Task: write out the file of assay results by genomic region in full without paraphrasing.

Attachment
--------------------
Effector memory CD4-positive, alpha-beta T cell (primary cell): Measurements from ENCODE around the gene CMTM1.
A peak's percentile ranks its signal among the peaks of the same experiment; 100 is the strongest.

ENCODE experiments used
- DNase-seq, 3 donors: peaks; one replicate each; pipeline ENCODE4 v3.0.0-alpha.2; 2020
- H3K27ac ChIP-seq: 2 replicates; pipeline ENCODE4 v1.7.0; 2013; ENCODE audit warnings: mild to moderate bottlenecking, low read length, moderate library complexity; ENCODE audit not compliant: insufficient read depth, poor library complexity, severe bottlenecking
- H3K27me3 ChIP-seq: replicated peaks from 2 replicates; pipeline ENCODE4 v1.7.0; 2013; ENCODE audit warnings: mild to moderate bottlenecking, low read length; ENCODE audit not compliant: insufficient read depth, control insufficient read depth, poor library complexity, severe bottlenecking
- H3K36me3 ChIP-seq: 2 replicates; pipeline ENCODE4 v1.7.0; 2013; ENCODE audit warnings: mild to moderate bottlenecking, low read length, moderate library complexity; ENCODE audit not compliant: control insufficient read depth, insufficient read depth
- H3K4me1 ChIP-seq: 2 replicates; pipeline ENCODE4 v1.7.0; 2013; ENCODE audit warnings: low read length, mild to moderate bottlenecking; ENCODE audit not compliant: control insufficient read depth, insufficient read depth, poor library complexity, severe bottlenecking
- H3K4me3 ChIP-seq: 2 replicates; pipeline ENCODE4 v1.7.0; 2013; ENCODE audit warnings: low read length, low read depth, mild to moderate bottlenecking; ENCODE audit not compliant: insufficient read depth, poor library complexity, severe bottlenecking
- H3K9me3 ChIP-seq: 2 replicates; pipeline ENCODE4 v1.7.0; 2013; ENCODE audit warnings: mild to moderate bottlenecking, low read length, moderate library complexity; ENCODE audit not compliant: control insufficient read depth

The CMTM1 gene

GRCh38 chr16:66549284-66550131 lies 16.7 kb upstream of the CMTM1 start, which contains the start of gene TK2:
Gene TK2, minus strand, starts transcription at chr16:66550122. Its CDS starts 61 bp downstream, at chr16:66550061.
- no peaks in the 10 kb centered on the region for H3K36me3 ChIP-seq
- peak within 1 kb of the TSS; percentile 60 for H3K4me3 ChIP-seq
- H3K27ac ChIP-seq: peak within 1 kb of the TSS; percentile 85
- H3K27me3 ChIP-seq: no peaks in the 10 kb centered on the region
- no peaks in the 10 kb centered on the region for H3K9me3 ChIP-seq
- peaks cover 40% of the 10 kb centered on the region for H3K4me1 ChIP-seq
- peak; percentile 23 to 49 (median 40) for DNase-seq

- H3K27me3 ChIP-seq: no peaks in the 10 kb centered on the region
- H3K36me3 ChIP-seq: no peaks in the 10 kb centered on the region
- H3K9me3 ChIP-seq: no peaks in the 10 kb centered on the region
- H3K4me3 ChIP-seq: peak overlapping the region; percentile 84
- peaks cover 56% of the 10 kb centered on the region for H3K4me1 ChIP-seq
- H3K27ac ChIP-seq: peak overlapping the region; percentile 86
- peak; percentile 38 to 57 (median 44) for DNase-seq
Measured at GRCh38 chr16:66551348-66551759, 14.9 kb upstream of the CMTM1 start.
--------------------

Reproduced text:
Effector memory CD4-positive, alpha-beta T cell (primary cell): Measurements from ENCODE around the gene CMTM1.
A peak's percentile ranks its signal among the peaks of the same experiment; 100 is the strongest.

ENCODE experiments used
- DNase-seq, 3 donors: peaks; one replicate each; pipeline ENCODE4 v3.0.0-alpha.2; 2020
- H3K27ac ChIP-seq: 2 replicates; pipeline ENCODE4 v1.7.0; 2013; ENCODE audit warnings: mild to moderate bottlenecking, low read length, moderate library complexity; ENCODE audit not compliant: insufficient read depth, poor library complexity, severe bottlenecking
- H3K27me3 ChIP-seq: replicated peaks from 2 replicates; pipeline ENCODE4 v1.7.0; 2013; ENCODE audit warnings: mild to moderate bottlenecking, low read length; ENCODE audit not compliant: insufficient read depth, control insufficient read depth, poor library complexity, severe bottlenecking
- H3K36me3 ChIP-seq: 2 replicates; pipeline ENCODE4 v1.7.0; 2013; ENCODE audit warnings: mild to moderate bottlenecking, low read length, moderate library complexity; ENCODE audit not compliant: control insufficient read depth, insufficient read depth
- H3K4me1 ChIP-seq: 2 replicates; pipeline ENCODE4 v1.7.0; 2013; ENCODE audit warnings: low read length, mild to moderate bottlenecking; ENCODE audit not compliant: control insufficient read depth, insufficient read depth, poor library complexity, severe bottlenecking
- H3K4me3 ChIP-seq: 2 replicates; pipeline ENCODE4 v1.7.0; 2013; ENCODE audit warnings: low read length, low read depth, mild to moderate bottlenecking; ENCODE audit not compliant: insufficient read depth, poor library complexity, severe bottlenecking
- H3K9me3 ChIP-seq: 2 replicates; pipeline ENCODE4 v1.7.0; 2013; ENCODE audit warnings: mild to moderate bottlenecking, low read length, moderate library complexity; ENCODE audit not compliant: control insufficient read depth

The CMTM1 gene

GRCh38 chr16:66549284-66550131 lies 16.7 kb upstream of the CMTM1 start, which contains the start of gene TK2:
Gene TK2, minus strand, starts transcription at chr16:66550122. Its CDS starts 61 bp downstream, at chr16:66550061.
- no peaks in the 10 kb centered on the region for H3K36me3 ChIP-seq
- peak within 1 kb of the TSS; percentile 60 for H3K4me3 ChIP-seq
- H3K27ac ChIP-seq: peak within 1 kb of the TSS; percentile 85
- H3K27me3 ChIP-seq: no peaks in the 10 kb centered on the region
- no peaks in the 10 kb centered on the region for H3K9me3 ChIP-seq
- peaks cover 40% of the 10 kb centered on the region for H3K4me1 ChIP-seq
- peak; percentile 23 to 49 (median 40) for DNase-seq

- H3K27me3 ChIP-seq: no peaks in the 10 kb centered on the region
- H3K36me3 ChIP-seq: no peaks in the 10 kb centered on the region
- H3K9me3 ChIP-seq: no peaks in the 10 kb centered on the region
- H3K4me3 ChIP-seq: peak overlapping the region; percentile 84
- peaks cover 56% of the 10 kb centered on the region for H3K4me1 ChIP-seq
- H3K27ac ChIP-seq: peak overlapping the region; percentile 86
- peak; percentile 38 to 57 (median 44) for DNase-seq
Measured at GRCh38 chr16:66551348-66551759, 14.9 kb upstream of the CMTM1 start.